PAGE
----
• The effect of foreign direct investment and stock market growth on clean energy use across a panel of emerging market economies.

      Apergis, Nicholas; Paramati, Sudharshan Reddy; Ummalla, Mallesh; University of Piraeus; Jiangxi University of Finance and Economics; University of Hyderabad (Elsevier., 2016-03-11)
      This study investigates the impact of both FDI inflows and stock market developments on clean energy use across 20 emerging market economies, spanning the period 1991–2012. It accounts for cross-sectional dependence and heterogeneity in the analysis and employs robust panel econometric techniques. The empirical results on long-run elasticities display that economic output, FDI inflows and stock market developments have all a significant positive impact on clean energy consumption. Finally, the results on heterogeneous panel non-causality tests indicate the presence of unidirectional causality running from FDI to clean energy consumption in the short-run. For robustness purposes, the paper also estimates long-run elasticities for individual countries, with the findings documenting that both FDI inflows and stock market developments have a considerable positive impact on clean energy uses. The findings urge that both policy makers and governments in these emerging market economies should initiate effective public-private-partnership investments in clean energy projects by providing lucrative incentives, which, in turn, will encourage both domestic and foreign investors to invest more in clean energy projects and, eventually, moving these economies towards sustainable economic growth.
    • Financing clean energy projects through domestic and foreign capital: the role of political cooperation among the EU, the G20 and OECD countries

      Paramati, Sudharshan Reddy; Apergis, Nicholas; Ummalla, Mallesh; Jiangxi University of Finance and Economics; University of Piraeus; University of Hyderabad (Elsevier, 2016-11-12)
      There is a growing concern among both individuals and policy makers in relevance to increasing CO2 emissions across the world. As a result, international organizations have started to pressurize economies to minimize their carbon emissions by increasing the share of clean energy consumption in total energy use. Hence, the goal of this paper is to empirically explore to what extent both domestic (stock market) and foreign (FDI inflows) capital affect clean energy uses across the EU, the G20, and OECD, spanning the period 1993–2012. The results of long-run elasticities document that both FDI and stock market developments play a significant role in promoting clean energy uses across all three-country groups. The results also suggest that clean energy consumption has a considerable positive and negative effect on economic output and CO2 emissions, respectively, while the political globalization has a substantial negative impact on carbon emissions across the EU, the G20 and OECD economies.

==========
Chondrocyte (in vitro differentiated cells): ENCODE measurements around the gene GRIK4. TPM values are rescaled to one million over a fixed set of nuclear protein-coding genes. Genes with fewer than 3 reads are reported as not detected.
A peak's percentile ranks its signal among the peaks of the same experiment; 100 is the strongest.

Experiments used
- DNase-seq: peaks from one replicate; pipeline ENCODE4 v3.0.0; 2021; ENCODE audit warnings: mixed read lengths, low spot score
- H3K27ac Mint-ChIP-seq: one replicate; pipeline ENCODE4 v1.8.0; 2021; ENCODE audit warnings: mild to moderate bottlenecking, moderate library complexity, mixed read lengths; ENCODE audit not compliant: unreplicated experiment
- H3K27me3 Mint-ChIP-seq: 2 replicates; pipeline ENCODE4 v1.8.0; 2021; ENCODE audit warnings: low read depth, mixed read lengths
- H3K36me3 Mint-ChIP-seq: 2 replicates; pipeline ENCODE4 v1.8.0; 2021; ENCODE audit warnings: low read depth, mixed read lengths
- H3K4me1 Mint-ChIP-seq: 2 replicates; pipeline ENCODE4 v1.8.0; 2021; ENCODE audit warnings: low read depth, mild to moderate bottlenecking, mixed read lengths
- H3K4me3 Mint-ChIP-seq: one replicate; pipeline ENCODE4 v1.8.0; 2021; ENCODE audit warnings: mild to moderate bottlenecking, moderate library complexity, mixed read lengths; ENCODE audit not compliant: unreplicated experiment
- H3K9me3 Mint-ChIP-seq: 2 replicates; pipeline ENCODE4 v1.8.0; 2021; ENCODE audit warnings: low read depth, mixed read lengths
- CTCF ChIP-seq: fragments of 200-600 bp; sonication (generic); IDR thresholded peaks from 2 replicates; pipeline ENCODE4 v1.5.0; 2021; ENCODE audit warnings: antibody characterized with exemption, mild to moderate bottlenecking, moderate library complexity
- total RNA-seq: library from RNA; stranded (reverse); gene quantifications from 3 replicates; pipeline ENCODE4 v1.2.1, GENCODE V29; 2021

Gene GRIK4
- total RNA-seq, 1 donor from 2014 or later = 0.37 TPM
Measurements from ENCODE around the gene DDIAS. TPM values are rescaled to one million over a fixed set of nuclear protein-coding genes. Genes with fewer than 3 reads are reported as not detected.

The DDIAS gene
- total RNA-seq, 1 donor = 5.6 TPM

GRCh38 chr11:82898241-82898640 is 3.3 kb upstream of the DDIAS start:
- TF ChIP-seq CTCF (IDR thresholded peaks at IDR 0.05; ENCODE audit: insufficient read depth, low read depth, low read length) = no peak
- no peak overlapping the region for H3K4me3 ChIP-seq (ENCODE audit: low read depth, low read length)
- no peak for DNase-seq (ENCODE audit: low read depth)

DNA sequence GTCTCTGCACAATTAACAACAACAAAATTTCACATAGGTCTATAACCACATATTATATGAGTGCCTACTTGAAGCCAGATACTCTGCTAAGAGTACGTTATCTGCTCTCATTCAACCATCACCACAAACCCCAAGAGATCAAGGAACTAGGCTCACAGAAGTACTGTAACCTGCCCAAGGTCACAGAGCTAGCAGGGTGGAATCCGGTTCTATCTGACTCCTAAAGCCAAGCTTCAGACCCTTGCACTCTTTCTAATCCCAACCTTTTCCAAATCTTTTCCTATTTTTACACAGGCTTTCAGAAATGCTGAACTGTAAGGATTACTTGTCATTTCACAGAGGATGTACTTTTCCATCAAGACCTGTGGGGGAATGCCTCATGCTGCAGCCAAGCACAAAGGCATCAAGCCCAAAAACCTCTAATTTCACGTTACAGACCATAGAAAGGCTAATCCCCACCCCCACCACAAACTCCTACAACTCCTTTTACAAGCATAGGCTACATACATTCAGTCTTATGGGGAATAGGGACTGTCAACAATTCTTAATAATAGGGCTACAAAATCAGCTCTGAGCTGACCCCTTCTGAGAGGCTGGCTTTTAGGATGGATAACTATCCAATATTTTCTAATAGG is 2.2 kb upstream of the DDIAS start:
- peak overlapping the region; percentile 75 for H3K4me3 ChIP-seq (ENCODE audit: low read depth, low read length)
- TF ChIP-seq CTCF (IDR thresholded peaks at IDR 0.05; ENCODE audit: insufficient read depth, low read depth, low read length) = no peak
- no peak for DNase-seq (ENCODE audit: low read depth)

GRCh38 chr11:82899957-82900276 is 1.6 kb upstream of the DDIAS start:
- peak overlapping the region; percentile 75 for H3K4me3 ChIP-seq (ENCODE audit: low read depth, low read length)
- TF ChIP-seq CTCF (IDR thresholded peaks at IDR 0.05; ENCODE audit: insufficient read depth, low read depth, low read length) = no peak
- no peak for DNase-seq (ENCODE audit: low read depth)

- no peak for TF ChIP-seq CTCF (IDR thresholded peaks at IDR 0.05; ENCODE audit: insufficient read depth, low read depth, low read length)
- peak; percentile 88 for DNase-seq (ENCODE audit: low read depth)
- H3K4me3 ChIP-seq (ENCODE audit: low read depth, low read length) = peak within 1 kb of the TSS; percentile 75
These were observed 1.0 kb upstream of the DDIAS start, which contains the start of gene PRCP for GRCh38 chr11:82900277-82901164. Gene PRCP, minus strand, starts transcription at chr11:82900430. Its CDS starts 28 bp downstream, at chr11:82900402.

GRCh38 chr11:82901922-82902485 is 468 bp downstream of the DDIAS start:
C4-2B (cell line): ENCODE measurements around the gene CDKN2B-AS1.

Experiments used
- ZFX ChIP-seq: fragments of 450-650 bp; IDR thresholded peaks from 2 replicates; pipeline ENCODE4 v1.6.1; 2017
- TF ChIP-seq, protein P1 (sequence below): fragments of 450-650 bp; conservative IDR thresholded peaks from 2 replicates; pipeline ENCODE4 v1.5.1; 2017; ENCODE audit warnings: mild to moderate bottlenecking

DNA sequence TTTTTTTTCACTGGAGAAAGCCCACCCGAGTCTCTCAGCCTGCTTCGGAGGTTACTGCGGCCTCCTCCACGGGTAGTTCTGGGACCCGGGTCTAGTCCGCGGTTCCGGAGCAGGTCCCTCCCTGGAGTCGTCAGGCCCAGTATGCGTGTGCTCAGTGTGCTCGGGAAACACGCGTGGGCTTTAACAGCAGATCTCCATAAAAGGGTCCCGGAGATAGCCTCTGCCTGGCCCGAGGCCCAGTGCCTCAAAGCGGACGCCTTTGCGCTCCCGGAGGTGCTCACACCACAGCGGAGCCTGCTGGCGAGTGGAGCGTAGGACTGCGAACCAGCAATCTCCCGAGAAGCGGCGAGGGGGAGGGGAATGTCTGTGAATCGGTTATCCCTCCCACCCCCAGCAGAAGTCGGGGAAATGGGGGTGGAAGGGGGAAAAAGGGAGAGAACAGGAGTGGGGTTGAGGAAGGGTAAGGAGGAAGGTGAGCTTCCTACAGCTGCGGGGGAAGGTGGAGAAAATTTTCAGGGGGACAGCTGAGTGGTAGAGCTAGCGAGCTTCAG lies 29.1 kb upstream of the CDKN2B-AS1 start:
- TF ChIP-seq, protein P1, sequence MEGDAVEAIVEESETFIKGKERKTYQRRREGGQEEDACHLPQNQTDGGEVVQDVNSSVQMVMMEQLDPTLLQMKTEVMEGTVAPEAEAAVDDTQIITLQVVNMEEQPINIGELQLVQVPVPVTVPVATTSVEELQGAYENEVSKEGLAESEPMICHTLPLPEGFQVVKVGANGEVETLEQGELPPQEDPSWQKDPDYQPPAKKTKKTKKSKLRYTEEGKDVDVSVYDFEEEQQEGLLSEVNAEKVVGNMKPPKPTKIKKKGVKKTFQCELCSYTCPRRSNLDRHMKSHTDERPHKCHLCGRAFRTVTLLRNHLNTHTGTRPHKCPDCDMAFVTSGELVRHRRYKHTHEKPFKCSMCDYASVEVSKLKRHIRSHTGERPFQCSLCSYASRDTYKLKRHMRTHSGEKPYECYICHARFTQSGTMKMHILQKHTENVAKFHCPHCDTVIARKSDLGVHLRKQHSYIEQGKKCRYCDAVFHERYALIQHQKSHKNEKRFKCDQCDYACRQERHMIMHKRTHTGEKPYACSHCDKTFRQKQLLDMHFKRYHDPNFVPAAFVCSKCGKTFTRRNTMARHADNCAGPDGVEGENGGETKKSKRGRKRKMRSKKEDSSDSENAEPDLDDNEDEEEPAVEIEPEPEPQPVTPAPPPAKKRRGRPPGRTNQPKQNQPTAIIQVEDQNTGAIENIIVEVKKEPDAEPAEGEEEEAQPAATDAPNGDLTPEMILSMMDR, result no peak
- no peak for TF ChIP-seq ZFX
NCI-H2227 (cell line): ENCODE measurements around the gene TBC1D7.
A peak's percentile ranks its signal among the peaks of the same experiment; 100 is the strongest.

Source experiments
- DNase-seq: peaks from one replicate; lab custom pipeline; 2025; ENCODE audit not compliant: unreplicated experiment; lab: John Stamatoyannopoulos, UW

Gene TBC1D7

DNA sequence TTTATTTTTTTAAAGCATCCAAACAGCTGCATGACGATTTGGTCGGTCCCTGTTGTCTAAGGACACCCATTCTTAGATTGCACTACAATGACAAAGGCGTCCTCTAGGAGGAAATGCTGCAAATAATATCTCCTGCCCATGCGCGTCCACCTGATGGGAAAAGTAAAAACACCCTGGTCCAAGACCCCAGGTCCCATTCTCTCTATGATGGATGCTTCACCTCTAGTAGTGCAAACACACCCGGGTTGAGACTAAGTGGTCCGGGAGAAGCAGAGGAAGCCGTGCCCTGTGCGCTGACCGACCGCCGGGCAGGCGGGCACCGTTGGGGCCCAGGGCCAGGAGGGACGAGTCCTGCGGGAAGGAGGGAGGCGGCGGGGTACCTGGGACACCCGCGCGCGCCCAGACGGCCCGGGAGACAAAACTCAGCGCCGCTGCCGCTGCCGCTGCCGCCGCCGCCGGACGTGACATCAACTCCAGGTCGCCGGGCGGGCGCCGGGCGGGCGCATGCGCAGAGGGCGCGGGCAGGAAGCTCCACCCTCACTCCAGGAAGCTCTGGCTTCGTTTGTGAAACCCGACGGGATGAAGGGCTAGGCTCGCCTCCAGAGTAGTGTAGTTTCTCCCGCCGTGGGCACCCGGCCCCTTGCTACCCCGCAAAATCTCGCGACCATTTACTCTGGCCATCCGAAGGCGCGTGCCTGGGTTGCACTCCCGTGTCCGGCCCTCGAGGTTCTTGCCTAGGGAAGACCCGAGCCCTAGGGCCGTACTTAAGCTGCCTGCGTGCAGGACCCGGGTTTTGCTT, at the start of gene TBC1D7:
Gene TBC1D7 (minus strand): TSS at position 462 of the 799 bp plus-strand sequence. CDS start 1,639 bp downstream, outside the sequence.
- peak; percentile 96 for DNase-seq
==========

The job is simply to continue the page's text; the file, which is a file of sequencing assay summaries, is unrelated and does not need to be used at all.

• The role of stock markets on environmental degradation: A comparative study of developed and emerging market economies across the globe

      Paramati, Sudharshan Reddy; Alam, Md. Samsul; Apergis, Nicholas; Jiangxi University of Finance and Economics; University of Dundee; Griffith University; University of Piraeus (Elsevier, 2017-12-17)
      It is well established in the literature that stock markets increase both economic activities and energy consumption across countries. Therefore, it is commonly believed that stock markets are expected to have a significant effect on CO2 emissions. However, it is not known whether these stock markets can contribute to more or less CO2 emissions. Hence, the goal of this study is to examine the impact of stock market indicators on CO2 emissions across a global panel of both developed and emerging market economies. The results establish that stock market indicators have a significant negative and positive impact on carbon emissions in developed and emerging market economies, respectively. Furthermore, the findings illustrate the presence of the Environmental Kuznets Curve (EKC) hypothesis, implying that stronger stock markets lead to a further decline in carbon emissions. Given these findings, the study argues that the role of stock markets in the abatement of CO2 emissions significantly varies across both developed and emerging market economies. Significant implications have to do with the fact that developed markets might have initiated effective policies on listed firms to minimize carbon emissions, while emerging markets are yet to achieve this.